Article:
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Commentary: Giving thanks during National Nurse and Technician Appreciation Week

U.S. Air Force Maj. Melissa Fisher, 633rd Medical Group oral and maxillofacial surgeon, reviews a patient’s X-ray before performing oral surgery at Langley Air Force Base, Va., Jan. 2, 2014. In addition to oral surgery, Fisher is also able to perform some cosmetic surgeries. Fisher is a native of Decatur, Ill. (U.S. Air Force photo by Staff Sgt. Wesley Farnsworth/Released)

U.S. Air Force Maj. Melissa Fisher, 633rd Medical Group oral and maxillofacial surgeon, reviews a patient’s X-ray before performing oral surgery at Langley Air Force Base, Va., Jan. 2, 2014. In addition to oral surgery, Fisher is also able to perform some cosmetic surgeries. Fisher is a native of Decatur, Ill. (U.S. Air Force photo by Staff Sgt. Wesley Farnsworth/Released)

BUCKLEY AIR FORCE BASE, Colo. -- Have you ever thought of taking the time to personally thank those who provide medical care to the ones near and dear to our hearts? Have you ever wondered how a person can continue to dedicate themselves to perfecting the art of being a compassionate health care provider? If you've answered yes to either of these questions you're in luck because National Nurse and Technician Appreciation Week is finally upon us.

The notion of "nursing" has been around since the civilization of mankind. However, it wasn't until 1860 that nursing became a respectable and revered career when a woman by the name of Florence Nightingale revolutionized the entire concept. Nightingale committed 73 years of her life to nursing beginning at the tender age of 17. In those 73 years, Nightingale dedicated herself to her craft and founded the Nightingale Training School which laid the foundation for commitment to patient care, compassion, and a diligent and thoughtful hospital administration. Fast forward 154 years and we now have nurses within the civilian and military sectors providing premiere care in positions which were previously held by doctors only - i.e., midwives, nurse anesthetists, and family nurse practitioners, all of which have been utilized home and abroad.

Circa 1914 brought about a time in which the nation had an overwhelming demand for nurses. This demand inevitably led to the construction of the Volunteer Nurses' Aide Service. These volunteers were engineered to accomplish tasks which would further enable nurses to focus on more complicated tasks during the height of WWI. The craft of Volunteer Nurses' Aides has drastically evolved in the last 100 years and are now referred to as certified nursing assistants or CNAs. These personnel are highly trained civilian assets who work in a vast array of areas such as surgical wards, cardiac wards, and emergency departments. Our armed forces also has CNAs but fuses that profession with that of an emergency medical technician or EMT. These highly trained personnel are referred to as medics or medical technicians and also work in a vast array of areas such as surgical wards, cardiac wards, and emergency departments. However, military personnel perform much more complicated procedures than CNAs in light of their more advanced training.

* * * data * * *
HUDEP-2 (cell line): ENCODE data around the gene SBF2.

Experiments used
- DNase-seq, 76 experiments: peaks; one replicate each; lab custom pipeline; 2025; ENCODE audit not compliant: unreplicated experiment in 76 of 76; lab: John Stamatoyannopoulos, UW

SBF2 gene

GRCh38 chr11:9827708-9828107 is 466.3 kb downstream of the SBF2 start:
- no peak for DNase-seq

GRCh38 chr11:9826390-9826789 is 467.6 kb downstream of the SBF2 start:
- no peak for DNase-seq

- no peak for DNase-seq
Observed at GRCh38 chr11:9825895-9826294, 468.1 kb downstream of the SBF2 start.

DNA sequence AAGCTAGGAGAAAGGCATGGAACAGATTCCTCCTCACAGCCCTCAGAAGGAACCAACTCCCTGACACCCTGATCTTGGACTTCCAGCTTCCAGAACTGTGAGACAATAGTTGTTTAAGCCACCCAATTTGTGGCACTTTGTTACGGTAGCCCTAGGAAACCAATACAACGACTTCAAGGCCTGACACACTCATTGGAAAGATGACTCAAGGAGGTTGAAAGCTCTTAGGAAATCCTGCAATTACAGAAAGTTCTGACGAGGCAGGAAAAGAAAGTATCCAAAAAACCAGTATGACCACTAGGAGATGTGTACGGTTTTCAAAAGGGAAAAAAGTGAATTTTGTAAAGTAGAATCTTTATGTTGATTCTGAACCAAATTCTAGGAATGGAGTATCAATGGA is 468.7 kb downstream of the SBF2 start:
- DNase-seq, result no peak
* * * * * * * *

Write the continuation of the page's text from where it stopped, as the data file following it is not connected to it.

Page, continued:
How does a history lesson tie in to this week's Nurse and Technician Appreciation Week? Simple, these modern day heroes are providing precision care to our friends and family and are directly responsible for the health and wellbeing of those near and dear to our hearts. As the 460th Medical Group commander Col. Michael Kindt put it, "Nurses and medics are the face of this organization. The mission would not get done without the compassionate work they do day in and day out." They are generally the front line of care in our health care delivery system. Please take the time this week to thank your committed nurses and technicians.
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